Curiously, but not unsurprisingly, in abridgements of the book that I have encountered (by no means exhaustive) the chapter in which Pan appears is excised. Indeed, according to Wikipedia, Pan’s appearance in the book is an “anomaly.” To a certain extent, this is understandable. The story doesn’t entirely conform to what we would call a modern novel. Yes, there is a  plot that runs through the story—the introduction of the main characters and the misadventures of Mr. Toad—but peppered throughout are these seemingly non-plot related chapters, especially the ones involving Pan and the “wayfarer” river rat from Byzantium. As such, the impulse to set aside this odd and anomalous chapter for the excitement and frivolity of Mr. Toad is typically Modern. These chapters are not fast-paced enough and, indeed, not shallow enough. The modern reader, like Mr. Toad, is not willing to slow down and drink deeply from the enchanted river. He would much rather, again like the Mr. Toad, climb aboard a fast moving vehicle, casting bystanders and caution to the wind (lowercase).

According to a quote by Christopher Milne found on the Wiki, the story contains two disparate portions; and his father (of Winnie the Pooh fame) actually wrote a play to fill out the story of Mr. Toad and leave the other, “haunting” portion aside. If anything, what I find in the book is not two disparate stories but one in which Grahame uses Mr. Toad’s adventures as a foil for his critique of modernism. What Milne thought were the best parts worthy of a story in its own right is actually Grahame’s extended critique of everything that is wrong with modern sensibilities.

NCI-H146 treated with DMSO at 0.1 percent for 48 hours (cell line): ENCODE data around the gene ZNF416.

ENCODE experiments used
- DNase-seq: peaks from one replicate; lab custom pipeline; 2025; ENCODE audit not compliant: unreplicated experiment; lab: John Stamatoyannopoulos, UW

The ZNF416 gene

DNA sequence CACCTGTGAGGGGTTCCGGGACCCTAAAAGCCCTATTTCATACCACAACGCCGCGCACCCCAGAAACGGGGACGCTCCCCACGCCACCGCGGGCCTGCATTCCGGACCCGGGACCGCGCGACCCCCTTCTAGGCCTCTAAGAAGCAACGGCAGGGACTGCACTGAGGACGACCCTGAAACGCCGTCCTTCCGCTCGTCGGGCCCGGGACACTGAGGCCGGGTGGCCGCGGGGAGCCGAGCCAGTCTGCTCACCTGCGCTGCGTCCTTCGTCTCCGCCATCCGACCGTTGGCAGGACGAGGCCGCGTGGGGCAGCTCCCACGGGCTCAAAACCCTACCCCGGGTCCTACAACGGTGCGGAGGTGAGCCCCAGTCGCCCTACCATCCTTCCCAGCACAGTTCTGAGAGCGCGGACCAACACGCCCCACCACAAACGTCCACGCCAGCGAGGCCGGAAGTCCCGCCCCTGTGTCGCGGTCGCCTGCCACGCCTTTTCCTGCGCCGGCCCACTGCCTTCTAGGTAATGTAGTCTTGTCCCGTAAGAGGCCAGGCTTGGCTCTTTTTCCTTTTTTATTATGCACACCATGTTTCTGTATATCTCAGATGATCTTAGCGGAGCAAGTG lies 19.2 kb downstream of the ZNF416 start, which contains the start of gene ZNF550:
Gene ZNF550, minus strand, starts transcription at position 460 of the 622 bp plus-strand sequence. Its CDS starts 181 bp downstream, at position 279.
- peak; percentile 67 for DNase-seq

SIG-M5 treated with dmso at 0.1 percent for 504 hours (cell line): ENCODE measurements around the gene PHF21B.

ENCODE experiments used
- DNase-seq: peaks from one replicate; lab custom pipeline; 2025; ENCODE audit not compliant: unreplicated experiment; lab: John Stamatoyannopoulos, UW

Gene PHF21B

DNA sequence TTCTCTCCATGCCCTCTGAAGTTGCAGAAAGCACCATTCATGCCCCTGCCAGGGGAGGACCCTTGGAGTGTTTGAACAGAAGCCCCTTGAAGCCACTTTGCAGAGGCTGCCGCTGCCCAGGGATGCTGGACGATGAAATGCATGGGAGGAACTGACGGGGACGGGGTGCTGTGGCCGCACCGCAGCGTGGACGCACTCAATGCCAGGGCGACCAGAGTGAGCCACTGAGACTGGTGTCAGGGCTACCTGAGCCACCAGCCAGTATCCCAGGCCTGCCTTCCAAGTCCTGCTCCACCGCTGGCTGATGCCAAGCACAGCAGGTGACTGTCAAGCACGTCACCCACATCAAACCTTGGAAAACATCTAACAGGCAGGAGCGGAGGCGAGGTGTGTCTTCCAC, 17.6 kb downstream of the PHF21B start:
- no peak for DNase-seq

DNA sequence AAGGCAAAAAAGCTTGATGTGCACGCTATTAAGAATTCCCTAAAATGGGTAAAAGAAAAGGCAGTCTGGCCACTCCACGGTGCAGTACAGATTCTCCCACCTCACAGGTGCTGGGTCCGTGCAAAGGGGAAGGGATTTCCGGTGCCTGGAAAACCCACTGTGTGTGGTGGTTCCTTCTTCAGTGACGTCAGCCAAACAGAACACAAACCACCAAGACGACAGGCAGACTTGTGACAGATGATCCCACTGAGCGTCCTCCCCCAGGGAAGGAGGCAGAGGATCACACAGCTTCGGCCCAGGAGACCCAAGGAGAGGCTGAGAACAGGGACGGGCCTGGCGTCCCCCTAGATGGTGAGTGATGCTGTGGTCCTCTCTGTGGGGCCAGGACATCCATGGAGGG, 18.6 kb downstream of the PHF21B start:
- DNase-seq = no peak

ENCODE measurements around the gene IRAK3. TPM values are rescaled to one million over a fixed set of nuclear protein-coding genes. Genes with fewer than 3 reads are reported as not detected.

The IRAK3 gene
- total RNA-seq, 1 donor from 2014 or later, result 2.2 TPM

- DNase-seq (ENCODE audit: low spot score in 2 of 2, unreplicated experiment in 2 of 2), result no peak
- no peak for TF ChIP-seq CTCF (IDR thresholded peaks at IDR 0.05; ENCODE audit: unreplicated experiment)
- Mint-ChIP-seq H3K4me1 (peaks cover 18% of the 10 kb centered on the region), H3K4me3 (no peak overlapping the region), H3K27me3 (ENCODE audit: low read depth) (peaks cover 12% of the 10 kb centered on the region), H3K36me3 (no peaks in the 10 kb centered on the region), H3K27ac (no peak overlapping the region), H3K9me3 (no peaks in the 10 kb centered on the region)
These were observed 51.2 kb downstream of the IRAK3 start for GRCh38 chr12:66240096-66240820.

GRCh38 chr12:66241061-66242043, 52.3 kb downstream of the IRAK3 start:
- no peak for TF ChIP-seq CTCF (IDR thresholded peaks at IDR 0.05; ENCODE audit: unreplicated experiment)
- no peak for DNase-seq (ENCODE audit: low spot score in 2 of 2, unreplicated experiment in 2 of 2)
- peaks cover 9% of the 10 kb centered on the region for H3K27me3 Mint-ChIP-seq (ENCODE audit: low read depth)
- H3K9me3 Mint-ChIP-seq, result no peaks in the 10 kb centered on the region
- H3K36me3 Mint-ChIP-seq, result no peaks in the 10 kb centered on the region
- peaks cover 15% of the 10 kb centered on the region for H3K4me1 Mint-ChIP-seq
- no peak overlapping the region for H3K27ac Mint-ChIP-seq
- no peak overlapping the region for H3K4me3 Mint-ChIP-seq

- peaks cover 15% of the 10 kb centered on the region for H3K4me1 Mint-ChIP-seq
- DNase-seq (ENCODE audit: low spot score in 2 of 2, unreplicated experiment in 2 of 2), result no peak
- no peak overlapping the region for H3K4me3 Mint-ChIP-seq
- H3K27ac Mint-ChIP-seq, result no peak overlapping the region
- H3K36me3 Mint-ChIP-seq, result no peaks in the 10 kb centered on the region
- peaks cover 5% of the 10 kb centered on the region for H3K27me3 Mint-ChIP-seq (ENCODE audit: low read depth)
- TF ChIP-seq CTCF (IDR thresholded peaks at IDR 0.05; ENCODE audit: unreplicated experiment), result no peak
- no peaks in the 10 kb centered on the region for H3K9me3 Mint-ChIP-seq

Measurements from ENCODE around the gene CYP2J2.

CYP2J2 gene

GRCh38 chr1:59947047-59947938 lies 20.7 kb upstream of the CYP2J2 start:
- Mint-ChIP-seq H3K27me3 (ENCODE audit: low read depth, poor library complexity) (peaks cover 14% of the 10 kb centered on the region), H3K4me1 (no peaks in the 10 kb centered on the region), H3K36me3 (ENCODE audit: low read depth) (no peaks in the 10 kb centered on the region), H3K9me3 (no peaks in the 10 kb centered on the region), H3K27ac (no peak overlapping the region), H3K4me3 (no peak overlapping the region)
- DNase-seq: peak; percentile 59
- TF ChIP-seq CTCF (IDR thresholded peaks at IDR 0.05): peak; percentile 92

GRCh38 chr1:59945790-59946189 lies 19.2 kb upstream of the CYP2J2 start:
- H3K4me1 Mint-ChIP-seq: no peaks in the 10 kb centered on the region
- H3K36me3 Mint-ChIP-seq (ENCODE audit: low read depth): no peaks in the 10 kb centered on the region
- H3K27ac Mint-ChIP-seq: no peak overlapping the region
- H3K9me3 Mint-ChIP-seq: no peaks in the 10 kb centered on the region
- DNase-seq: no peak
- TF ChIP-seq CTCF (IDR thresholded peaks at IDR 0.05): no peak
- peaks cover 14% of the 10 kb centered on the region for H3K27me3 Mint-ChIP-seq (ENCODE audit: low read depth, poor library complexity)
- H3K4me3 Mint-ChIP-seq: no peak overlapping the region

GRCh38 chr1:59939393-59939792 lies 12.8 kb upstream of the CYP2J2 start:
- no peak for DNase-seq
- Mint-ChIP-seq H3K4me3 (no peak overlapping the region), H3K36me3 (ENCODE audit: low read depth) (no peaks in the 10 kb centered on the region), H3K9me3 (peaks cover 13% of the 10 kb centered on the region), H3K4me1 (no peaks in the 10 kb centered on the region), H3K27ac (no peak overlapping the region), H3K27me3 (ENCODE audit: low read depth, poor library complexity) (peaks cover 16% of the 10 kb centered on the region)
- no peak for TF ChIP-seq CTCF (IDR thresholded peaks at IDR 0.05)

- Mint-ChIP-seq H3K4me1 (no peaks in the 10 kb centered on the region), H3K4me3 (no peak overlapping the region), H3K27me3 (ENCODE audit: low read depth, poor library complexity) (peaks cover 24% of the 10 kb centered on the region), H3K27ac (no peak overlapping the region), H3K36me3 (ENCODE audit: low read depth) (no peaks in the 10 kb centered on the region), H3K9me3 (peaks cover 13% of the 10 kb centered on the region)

The real substance of the story occurs in the slowest chapters, particularly the chapter in which Pan appears. As Mole and Rat conduct their night-time search for the lost son of Otter, they become aware of a haunting melody carried on the Wind. They are irresistibly drawn by the tune to a patch of earth over which a sense of dread, wonder, and majesty hangs. Here, in this sacred grove, they encounter a beautific vision of Pan. Transfixed, enraptured, and unutterably at peace, they bow in worship. And just as quickly, the vision disappears and their memory with it.

Pan’s gift to Mole and Rat is both a fleeting glimpse of Himself and a veil of forgetfulness so that they would not linger on that experience to the neglect of everything else. Having experienced the undiluted beauty and glory of God, how could they easily go back to “messing about in boats”? So Greene reminds us: